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Christina Tausa

Doctor of Philosophy, (Political Science)
Study Completed: 2020
College of Humanities & Social Sciences


Thesis Title
Conflicting Power Paradigms in Samoa's Traditional Democracy- From tension to a process of harmonization?

The tension between democracy and Samoa’s traditional leadership system continues to prevent genuine and responsive partnerships from developing. This has resulted in a power struggle evident in Samoa’s status quo. This study explored some of the reasons for this tension through action research. It identified a lack of meaningful civic education, insufficient dialectical exchange and an absence of political understanding and socialization as some of the main reasons for the conflicting power paradigms. The process of Architectonics, whereby the excellence of democracy depends on the excellence of Faamatai and vice versa, was used to harmonize the two systems. Ms Laalaai-Tausa’s study contributes to the field of political science, particularly the democratization paradigm, which continues to occupy the thinking of many scholars and the work of many national, regional and international agencies.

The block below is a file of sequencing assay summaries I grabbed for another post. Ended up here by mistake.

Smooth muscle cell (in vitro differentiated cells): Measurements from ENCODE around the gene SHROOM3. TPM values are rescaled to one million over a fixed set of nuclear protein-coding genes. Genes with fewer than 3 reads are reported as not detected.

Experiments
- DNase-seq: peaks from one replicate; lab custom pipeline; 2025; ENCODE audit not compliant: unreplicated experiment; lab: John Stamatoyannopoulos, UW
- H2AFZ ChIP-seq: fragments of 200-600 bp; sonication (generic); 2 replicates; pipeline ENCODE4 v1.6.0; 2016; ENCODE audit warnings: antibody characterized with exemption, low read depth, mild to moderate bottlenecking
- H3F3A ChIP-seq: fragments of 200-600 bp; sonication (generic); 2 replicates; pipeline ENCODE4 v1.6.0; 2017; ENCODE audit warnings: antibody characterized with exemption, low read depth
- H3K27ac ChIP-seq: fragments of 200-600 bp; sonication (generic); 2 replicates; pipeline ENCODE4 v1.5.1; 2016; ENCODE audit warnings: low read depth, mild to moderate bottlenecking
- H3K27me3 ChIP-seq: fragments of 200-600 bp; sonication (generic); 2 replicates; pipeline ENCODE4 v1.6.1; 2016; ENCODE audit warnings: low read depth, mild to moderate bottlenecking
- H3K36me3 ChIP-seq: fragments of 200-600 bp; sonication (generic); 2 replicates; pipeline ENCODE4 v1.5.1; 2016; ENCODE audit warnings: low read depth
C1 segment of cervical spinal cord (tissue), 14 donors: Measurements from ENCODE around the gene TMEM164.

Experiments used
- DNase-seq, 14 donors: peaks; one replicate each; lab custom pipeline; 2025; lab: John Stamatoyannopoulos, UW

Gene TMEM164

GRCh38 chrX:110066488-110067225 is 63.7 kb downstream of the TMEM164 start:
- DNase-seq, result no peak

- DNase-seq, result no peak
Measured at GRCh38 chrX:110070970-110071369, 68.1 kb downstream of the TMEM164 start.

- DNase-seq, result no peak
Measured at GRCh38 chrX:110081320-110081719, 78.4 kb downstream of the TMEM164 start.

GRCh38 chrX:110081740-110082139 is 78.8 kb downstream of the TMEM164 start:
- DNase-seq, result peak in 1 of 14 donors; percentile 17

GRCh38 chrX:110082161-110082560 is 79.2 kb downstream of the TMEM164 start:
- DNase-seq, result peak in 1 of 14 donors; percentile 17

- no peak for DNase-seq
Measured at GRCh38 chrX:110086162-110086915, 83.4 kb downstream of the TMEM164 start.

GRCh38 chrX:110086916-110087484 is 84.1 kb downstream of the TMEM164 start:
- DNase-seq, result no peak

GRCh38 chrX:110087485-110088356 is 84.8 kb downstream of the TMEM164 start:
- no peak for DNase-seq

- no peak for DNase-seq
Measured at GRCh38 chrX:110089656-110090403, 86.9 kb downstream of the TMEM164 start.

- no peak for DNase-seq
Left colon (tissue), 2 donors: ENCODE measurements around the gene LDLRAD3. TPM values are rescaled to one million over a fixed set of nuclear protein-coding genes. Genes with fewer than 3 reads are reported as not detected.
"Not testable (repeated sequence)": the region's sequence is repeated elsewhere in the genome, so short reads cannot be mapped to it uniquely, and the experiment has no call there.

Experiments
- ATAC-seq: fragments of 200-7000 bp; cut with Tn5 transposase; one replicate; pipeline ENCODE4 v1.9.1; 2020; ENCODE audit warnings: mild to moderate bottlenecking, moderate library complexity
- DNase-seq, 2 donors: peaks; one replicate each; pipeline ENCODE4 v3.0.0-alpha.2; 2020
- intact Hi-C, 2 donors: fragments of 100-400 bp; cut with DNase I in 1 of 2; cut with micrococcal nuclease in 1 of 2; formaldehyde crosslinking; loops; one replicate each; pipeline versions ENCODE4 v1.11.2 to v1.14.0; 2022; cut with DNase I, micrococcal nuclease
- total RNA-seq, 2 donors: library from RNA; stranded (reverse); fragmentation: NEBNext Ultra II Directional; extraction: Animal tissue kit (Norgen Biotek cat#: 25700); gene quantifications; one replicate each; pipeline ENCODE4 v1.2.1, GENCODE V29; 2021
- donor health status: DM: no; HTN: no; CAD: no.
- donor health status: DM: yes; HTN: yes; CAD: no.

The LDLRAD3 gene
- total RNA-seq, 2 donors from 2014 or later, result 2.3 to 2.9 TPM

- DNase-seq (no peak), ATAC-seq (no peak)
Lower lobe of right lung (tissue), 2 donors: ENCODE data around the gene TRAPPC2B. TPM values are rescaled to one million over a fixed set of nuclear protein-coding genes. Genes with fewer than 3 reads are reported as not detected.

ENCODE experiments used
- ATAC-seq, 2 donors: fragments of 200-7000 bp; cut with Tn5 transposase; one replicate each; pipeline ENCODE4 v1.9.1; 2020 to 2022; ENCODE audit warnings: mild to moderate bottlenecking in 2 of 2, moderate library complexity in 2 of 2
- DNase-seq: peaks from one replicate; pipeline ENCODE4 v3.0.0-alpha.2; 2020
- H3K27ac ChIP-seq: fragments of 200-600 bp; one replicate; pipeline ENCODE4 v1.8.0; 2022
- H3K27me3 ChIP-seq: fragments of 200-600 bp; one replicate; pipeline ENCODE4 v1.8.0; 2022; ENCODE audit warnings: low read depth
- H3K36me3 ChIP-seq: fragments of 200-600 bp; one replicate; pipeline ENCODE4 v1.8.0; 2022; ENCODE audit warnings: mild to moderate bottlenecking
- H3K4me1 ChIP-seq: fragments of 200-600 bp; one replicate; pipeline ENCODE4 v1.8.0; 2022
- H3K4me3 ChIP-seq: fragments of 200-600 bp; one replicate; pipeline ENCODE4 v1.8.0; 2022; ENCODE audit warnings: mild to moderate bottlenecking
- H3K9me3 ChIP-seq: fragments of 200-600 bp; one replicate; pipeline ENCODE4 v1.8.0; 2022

Associate Professor Malakai Koloamatangi
Associate Professor Bethan Greener

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